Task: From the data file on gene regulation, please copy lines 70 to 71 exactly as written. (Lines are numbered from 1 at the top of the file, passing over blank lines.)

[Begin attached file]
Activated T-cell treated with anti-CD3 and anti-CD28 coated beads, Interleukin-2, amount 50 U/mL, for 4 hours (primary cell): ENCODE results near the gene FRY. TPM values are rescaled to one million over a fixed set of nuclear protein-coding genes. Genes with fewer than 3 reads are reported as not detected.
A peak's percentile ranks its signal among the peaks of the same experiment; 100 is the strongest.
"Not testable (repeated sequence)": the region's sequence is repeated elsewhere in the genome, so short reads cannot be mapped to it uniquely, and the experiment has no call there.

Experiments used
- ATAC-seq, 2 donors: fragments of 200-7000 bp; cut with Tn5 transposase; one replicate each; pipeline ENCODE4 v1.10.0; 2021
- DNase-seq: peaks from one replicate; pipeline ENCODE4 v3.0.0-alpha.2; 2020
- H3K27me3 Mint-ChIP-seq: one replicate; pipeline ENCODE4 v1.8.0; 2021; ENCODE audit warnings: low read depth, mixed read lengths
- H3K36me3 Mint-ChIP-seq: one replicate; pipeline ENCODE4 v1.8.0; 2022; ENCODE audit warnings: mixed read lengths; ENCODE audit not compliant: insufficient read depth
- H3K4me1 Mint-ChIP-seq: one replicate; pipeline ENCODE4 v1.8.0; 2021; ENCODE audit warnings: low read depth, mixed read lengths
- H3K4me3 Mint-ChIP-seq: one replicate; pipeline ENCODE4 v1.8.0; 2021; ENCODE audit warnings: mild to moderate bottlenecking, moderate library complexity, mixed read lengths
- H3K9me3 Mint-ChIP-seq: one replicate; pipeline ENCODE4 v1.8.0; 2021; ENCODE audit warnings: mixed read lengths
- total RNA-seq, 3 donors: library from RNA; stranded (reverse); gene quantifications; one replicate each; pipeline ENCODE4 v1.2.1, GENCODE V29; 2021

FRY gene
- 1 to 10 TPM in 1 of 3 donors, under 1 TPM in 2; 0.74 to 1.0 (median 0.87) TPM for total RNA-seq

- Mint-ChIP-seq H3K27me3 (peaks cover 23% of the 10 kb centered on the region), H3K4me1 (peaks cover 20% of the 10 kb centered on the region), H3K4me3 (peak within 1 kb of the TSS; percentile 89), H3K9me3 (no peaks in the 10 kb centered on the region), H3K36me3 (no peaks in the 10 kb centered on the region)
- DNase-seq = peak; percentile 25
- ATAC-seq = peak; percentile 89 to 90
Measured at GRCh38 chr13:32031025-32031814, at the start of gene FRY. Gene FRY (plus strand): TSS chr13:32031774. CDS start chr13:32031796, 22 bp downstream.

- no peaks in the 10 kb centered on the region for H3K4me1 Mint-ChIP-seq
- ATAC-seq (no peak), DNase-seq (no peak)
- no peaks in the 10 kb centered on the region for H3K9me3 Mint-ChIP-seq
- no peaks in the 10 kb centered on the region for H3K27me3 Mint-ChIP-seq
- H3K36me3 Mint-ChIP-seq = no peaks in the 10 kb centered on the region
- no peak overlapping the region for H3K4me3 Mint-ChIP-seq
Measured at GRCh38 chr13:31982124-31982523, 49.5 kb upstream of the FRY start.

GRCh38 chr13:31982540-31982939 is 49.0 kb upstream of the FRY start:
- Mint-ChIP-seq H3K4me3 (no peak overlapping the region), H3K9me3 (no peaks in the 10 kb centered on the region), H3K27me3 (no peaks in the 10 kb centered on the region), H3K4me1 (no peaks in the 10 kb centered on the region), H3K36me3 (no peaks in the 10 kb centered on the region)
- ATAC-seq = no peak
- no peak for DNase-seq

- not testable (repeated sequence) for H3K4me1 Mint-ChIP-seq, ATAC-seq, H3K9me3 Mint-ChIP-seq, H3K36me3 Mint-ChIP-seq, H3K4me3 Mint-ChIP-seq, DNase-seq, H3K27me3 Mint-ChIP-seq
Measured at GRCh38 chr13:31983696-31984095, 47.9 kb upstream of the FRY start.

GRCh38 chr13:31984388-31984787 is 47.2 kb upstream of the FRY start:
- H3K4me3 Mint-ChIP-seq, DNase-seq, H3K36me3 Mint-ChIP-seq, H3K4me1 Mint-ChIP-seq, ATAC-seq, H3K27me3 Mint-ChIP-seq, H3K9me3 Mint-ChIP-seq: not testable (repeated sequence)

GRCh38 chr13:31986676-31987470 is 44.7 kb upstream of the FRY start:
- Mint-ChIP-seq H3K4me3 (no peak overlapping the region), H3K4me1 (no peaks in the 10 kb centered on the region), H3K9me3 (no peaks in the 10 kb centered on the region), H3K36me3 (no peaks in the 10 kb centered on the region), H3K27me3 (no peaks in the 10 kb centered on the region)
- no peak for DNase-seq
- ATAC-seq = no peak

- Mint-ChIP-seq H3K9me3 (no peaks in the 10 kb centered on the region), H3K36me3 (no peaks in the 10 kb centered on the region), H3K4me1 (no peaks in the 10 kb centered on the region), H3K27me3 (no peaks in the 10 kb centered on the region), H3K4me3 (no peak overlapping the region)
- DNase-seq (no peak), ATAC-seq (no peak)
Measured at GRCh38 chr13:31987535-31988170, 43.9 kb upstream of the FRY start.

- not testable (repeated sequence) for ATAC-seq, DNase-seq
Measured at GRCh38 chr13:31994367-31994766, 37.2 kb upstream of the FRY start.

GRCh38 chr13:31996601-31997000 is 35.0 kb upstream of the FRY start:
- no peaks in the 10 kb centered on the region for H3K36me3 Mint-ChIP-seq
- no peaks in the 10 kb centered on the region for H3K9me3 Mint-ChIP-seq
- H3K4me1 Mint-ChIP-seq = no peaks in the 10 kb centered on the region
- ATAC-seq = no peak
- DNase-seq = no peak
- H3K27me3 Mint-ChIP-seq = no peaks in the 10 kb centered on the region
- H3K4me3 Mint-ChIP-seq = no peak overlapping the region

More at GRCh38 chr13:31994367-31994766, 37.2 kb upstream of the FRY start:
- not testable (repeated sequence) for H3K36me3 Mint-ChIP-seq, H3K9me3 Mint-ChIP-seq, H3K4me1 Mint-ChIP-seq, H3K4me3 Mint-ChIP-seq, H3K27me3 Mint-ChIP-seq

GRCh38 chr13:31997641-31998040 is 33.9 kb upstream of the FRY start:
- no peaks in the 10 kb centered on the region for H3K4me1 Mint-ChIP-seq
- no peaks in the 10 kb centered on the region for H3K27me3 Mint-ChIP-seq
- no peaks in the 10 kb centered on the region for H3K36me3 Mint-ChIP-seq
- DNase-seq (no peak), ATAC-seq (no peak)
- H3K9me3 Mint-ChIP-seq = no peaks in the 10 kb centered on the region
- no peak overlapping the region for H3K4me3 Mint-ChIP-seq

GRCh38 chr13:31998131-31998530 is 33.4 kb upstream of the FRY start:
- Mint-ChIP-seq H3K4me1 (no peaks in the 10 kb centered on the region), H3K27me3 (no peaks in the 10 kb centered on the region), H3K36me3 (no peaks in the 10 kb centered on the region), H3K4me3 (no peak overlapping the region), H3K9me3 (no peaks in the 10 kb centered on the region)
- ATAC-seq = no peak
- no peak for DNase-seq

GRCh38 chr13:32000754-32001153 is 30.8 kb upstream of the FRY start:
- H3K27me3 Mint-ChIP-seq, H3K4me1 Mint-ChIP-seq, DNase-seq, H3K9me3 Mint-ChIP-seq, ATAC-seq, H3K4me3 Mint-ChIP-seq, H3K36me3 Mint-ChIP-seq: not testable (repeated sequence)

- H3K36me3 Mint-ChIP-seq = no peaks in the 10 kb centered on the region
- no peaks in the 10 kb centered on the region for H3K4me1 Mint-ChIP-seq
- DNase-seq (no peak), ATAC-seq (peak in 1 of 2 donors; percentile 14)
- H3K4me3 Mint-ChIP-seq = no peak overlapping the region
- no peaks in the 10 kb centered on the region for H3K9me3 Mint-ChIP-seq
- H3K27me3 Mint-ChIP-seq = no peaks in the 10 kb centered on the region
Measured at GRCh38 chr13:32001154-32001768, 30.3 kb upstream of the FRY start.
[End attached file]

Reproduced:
- no peaks in the 10 kb centered on the region for H3K9me3 Mint-ChIP-seq
- H3K27me3 Mint-ChIP-seq = no peaks in the 10 kb centered on the region